Health community’s concerns re TPP11 proposed next steps
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25 August 2017
Dear TPP11 Ministers,
Subject: Concerns from the health community regarding proposed next steps in the TPP11
Since US President Trump indicated his intent not to ratify the Trans-Pacific Partnership Agreement (TPP) and it cannot therefore come into force as signed, we understand that the remaining TPP countries (TPP11) have been assessing the options to bring the TPP into force among themselves.
According to news reports, the options you have been discussing seem to be:
1. Only changing the entry into force provisions so that the remaining 11 countries can bring it into force without the US.
2. Freezing controversial provisions pending the US rejoining the TPP, in addition to amending the entry into force provisions.
3. Re-writing certain TPP provisions in light of the US’ absence, in addition to amending the entry into force provisions.
We note with concern that these options appear not to include the health impact assessments that the health community has urged you to undertake before proceeding any further with the TPP.
Whichever of the three current options you choose for the way forward with a TPP11 will have serious consequences for the health of the people in our countries. It is imperative that you make the options public and that before deciding on them you consult stakeholders regarding both the options and the choices within each of them, such as which provisions to freeze or renegotiate.
Given that most of the TPP’s provisions that will impact negatively on health were imposed by the USA and the USA is no longer in the TPP, it makes no sense for you to keep those provisions, particularly without the projected gains from access to US markets. This is especially the case since many TPP provisions do not suit the TPP11. For example, all of your countries, aside from Japan, are net intellectual property (IP) importers, so stronger intellectual property protection does not benefit you – but it would benefit the US in return for no concessions by the USA.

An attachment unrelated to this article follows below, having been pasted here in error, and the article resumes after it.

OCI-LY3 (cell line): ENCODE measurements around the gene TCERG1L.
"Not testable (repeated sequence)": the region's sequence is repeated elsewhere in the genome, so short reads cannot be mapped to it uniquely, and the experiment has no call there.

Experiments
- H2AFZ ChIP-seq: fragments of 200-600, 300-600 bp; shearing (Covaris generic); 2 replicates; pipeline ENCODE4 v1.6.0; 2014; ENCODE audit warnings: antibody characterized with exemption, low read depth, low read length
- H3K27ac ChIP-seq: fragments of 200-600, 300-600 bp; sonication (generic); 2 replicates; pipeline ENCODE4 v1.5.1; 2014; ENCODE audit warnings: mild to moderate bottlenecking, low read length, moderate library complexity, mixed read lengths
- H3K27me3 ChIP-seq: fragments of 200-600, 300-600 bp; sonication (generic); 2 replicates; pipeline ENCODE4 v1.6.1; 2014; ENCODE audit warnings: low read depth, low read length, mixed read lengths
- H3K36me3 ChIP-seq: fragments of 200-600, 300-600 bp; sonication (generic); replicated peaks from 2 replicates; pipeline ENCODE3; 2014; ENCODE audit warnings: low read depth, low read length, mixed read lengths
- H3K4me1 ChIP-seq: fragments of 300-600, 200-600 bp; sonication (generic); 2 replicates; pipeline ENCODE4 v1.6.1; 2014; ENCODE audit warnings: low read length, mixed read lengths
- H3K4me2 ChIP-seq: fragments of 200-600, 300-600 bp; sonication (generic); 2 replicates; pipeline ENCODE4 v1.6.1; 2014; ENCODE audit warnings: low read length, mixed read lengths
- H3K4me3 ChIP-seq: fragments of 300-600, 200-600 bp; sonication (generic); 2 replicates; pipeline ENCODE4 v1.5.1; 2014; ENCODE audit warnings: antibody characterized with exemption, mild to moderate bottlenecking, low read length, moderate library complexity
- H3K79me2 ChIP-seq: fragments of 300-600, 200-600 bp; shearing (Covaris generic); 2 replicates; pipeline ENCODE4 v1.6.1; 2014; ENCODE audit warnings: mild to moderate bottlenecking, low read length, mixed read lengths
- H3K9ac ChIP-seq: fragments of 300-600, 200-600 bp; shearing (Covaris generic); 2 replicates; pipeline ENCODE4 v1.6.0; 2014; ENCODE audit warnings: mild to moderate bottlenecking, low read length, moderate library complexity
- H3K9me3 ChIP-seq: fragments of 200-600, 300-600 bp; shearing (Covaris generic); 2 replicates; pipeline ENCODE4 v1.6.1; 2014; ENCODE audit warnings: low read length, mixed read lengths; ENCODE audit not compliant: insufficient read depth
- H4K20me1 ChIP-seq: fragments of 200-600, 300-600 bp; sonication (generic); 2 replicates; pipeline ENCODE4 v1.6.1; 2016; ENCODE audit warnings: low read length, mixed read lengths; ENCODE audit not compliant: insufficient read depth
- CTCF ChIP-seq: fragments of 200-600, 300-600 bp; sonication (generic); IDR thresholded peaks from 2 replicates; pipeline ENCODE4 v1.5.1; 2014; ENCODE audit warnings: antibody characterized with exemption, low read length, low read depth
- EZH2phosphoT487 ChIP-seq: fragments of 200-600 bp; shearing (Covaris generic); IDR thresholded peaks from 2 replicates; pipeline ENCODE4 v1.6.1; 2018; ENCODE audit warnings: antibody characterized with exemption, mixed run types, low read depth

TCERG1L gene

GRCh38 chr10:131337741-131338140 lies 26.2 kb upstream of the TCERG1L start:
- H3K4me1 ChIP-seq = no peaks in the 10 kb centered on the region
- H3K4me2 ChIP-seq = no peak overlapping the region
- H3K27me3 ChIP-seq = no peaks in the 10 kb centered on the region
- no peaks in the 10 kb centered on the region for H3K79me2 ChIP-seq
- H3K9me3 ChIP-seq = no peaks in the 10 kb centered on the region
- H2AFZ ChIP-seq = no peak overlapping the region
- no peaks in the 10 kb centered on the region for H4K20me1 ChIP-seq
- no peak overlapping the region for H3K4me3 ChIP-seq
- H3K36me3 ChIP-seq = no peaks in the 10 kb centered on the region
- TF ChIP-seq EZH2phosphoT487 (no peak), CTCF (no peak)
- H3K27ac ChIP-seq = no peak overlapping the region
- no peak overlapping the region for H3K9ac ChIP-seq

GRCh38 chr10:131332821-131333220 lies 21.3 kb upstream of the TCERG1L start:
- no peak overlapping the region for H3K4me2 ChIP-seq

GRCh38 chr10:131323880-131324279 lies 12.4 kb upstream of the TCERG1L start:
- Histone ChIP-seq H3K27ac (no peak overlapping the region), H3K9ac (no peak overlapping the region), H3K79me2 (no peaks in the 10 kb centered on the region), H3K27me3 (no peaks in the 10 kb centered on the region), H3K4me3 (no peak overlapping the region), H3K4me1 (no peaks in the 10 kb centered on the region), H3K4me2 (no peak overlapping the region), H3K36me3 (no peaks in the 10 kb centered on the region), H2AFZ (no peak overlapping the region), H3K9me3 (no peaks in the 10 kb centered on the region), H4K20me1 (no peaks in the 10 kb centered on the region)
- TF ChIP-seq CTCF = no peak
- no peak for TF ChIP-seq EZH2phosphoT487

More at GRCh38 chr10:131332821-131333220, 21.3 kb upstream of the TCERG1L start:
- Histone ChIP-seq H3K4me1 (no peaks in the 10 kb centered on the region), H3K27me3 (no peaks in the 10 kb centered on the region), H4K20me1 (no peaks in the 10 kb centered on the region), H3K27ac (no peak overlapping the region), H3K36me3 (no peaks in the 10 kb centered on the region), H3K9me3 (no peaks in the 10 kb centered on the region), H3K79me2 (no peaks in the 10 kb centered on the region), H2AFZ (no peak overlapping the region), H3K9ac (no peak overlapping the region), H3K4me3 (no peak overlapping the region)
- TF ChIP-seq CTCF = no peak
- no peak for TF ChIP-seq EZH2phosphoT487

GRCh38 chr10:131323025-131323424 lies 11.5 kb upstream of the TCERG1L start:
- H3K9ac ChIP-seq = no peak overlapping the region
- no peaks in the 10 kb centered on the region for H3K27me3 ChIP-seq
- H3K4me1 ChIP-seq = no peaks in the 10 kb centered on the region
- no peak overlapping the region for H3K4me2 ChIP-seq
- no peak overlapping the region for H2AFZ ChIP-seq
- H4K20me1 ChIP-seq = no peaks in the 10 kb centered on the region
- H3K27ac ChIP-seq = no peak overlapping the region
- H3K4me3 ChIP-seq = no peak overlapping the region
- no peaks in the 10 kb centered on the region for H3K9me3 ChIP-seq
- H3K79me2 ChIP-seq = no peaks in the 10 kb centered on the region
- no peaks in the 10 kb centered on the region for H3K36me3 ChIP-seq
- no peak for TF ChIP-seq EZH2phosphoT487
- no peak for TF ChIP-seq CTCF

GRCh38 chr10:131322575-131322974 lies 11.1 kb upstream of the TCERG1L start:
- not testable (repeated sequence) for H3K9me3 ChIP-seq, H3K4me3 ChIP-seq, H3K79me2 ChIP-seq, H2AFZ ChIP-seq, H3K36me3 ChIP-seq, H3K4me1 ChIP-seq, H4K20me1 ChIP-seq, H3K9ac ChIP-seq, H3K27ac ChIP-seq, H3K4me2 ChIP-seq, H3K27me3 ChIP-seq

Therefore, if you decide that a free trade agreement (FTA) between the TPP11 countries should occur, we call on you to renegotiate it from first principles with provisions that suit the TPP11 countries, having conducted a comprehensive health impact assessment of the available options.
If you intend to proceed with what appear to be the three current options, it is clear that Option 1 makes no sense.
If Option 2 was chosen, previous expert analyses of the text from a public health perspective show that at a minimum the implementation of the following TPP provisions should be frozen:
– Intellectual property (IP) provisions that go beyond rules established by the World Trade Organization (WTO) Agreement on Trade-Related Aspects of Intellectual Property Rights (TRIPS) which would roll back public health safeguards and flexibilities enshrined in international law, and put in place far-reaching monopoly protections that will restrict generic competition and keep medicines unaffordable. These strict IP rules will keep medicines prices high and people in TPP11 countries are already struggling to afford medicines at the current prices. These TPP provisions include but are not limited to: secondary patents, patent term extensions, market exclusivity on medicines (including for biologics), patent linkage and stringent enforcement procedures;
– The investment chapter provisions including but not limited to fair and equitable treatment, expropriation and investor-to-state dispute settlement;
– The transparency chapter’s annex on pharmaceutical products and medical devices;
If Option 3 is chosen, at a minimum the above provisions should be renegotiated as well as the general exceptions provision and its application across the whole TPP.